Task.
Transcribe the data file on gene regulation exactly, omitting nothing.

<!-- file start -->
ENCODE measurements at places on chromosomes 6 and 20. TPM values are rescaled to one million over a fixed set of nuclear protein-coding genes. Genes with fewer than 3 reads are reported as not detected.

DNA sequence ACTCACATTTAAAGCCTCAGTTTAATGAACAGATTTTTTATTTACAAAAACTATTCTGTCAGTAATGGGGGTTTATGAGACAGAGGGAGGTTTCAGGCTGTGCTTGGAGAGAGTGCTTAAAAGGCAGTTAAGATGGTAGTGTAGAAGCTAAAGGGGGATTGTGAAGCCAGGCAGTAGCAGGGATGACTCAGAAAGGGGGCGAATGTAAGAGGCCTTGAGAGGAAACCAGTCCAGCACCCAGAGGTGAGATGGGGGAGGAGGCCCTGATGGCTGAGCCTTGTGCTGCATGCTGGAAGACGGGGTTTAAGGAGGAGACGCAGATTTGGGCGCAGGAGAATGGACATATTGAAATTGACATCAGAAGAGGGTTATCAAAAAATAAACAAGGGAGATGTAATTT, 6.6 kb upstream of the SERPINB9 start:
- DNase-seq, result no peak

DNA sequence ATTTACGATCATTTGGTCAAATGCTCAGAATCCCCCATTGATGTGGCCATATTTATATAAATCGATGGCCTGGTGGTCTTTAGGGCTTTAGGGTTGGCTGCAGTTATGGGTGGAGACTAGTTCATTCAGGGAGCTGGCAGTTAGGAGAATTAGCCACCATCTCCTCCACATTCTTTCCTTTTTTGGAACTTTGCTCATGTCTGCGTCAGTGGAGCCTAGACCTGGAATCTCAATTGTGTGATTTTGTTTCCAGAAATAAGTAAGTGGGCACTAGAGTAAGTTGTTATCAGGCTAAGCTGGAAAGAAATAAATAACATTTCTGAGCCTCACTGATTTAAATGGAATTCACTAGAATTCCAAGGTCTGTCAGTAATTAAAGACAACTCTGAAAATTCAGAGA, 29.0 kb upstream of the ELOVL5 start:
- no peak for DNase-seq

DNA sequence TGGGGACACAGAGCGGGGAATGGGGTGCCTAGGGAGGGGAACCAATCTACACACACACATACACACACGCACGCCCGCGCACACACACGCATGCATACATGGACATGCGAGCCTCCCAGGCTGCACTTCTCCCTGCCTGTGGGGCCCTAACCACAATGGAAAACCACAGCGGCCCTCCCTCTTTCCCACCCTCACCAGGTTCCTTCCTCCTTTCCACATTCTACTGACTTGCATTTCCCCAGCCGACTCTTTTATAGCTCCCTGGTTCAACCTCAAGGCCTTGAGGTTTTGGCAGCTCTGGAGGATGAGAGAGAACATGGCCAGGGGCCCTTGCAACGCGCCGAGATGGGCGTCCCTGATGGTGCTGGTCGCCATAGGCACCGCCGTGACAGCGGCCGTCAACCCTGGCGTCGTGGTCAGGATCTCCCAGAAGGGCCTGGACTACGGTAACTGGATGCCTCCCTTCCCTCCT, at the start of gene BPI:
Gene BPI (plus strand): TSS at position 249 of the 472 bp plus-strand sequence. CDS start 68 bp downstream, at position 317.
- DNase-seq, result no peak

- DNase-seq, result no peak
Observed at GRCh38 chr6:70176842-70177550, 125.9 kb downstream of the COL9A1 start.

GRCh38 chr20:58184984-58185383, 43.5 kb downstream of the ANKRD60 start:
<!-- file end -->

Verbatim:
ENCODE measurements at places on chromosomes 6 and 20. TPM values are rescaled to one million over a fixed set of nuclear protein-coding genes. Genes with fewer than 3 reads are reported as not detected.

DNA sequence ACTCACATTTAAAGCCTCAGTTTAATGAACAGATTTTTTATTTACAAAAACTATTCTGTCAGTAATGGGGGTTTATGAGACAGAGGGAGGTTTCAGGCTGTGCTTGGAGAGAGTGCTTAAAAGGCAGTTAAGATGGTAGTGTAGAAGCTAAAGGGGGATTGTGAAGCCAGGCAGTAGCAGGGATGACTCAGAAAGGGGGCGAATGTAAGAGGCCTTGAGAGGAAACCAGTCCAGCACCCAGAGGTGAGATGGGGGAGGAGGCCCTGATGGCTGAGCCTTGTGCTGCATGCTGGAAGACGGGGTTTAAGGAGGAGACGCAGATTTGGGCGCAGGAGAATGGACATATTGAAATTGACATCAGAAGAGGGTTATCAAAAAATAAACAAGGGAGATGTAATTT, 6.6 kb upstream of the SERPINB9 start:
- DNase-seq, result no peak

DNA sequence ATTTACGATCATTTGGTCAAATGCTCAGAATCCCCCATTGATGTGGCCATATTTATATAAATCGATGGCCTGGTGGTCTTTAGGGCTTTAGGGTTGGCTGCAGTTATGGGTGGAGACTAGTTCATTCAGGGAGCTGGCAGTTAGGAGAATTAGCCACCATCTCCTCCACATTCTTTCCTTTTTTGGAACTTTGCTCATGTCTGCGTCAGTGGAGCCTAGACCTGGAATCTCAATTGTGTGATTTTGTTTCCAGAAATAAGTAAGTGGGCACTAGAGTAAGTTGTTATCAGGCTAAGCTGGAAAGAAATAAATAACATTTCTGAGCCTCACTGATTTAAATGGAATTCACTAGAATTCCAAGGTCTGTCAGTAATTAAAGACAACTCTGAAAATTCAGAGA, 29.0 kb upstream of the ELOVL5 start:
- no peak for DNase-seq

DNA sequence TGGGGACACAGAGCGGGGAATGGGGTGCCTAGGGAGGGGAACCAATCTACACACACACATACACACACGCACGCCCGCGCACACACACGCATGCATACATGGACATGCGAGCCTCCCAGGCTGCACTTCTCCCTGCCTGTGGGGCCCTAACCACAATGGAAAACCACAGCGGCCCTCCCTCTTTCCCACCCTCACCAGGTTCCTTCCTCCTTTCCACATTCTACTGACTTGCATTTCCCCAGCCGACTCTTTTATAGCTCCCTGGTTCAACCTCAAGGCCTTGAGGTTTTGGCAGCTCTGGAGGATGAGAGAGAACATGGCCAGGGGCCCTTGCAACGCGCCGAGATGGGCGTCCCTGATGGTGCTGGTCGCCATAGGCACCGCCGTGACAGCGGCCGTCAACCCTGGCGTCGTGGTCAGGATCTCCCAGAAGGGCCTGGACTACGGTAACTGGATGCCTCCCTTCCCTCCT, at the start of gene BPI:
Gene BPI (plus strand): TSS at position 249 of the 472 bp plus-strand sequence. CDS start 68 bp downstream, at position 317.
- DNase-seq, result no peak

- DNase-seq, result no peak
Observed at GRCh38 chr6:70176842-70177550, 125.9 kb downstream of the COL9A1 start.

GRCh38 chr20:58184984-58185383, 43.5 kb downstream of the ANKRD60 start: